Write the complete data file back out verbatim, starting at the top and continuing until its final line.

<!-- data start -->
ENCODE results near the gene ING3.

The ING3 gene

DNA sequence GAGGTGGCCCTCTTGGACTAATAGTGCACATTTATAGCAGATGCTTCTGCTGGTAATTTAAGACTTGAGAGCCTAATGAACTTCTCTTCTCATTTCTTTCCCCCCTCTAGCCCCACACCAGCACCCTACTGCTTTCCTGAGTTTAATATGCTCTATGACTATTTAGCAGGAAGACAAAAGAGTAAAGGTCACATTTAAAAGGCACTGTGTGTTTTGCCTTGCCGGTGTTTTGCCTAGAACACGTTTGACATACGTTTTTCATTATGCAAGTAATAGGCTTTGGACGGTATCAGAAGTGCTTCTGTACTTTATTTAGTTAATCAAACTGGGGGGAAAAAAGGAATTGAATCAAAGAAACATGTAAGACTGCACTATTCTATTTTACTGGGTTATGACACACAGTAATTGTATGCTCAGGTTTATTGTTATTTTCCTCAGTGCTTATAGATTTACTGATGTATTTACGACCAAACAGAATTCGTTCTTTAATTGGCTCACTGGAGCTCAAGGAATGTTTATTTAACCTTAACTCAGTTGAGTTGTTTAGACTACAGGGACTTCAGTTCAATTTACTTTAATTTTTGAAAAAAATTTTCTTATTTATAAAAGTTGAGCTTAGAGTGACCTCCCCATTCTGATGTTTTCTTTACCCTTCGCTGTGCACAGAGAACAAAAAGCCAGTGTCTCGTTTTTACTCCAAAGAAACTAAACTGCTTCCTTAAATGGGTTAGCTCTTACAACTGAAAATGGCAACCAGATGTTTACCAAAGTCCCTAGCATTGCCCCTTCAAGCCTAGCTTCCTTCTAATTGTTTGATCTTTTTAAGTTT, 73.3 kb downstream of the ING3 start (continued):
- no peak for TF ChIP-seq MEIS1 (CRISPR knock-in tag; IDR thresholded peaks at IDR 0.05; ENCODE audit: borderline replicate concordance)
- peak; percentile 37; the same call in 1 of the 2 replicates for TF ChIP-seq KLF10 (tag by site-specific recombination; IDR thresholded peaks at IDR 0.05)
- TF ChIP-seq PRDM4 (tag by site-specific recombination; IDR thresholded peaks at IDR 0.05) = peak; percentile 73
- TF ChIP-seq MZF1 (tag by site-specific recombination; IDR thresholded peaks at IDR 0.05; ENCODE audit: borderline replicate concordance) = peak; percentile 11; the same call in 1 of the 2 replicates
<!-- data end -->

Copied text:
ENCODE results near the gene ING3.

The ING3 gene

DNA sequence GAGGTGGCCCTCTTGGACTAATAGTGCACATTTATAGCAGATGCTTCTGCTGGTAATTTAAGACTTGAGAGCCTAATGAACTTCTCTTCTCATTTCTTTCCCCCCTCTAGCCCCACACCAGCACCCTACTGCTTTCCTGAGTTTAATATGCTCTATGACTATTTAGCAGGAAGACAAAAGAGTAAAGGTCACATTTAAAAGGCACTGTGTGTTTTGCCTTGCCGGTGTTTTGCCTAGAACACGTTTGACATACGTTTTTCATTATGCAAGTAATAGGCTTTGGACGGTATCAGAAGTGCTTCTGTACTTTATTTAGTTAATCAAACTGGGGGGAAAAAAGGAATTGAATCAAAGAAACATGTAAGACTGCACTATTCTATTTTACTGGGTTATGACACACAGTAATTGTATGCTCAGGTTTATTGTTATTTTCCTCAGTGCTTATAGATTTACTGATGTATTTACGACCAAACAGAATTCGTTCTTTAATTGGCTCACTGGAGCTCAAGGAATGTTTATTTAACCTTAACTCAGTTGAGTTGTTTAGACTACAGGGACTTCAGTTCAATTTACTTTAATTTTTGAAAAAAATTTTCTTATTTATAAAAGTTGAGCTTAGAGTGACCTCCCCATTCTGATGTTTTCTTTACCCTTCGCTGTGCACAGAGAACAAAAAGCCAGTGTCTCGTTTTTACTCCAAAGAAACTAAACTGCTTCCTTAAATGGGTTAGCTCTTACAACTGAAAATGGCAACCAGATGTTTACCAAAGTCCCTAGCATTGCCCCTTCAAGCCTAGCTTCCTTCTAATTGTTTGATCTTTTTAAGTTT, 73.3 kb downstream of the ING3 start (continued):
- no peak for TF ChIP-seq MEIS1 (CRISPR knock-in tag; IDR thresholded peaks at IDR 0.05; ENCODE audit: borderline replicate concordance)
- peak; percentile 37; the same call in 1 of the 2 replicates for TF ChIP-seq KLF10 (tag by site-specific recombination; IDR thresholded peaks at IDR 0.05)
- TF ChIP-seq PRDM4 (tag by site-specific recombination; IDR thresholded peaks at IDR 0.05) = peak; percentile 73
- TF ChIP-seq MZF1 (tag by site-specific recombination; IDR thresholded peaks at IDR 0.05; ENCODE audit: borderline replicate concordance) = peak; percentile 11; the same call in 1 of the 2 replicates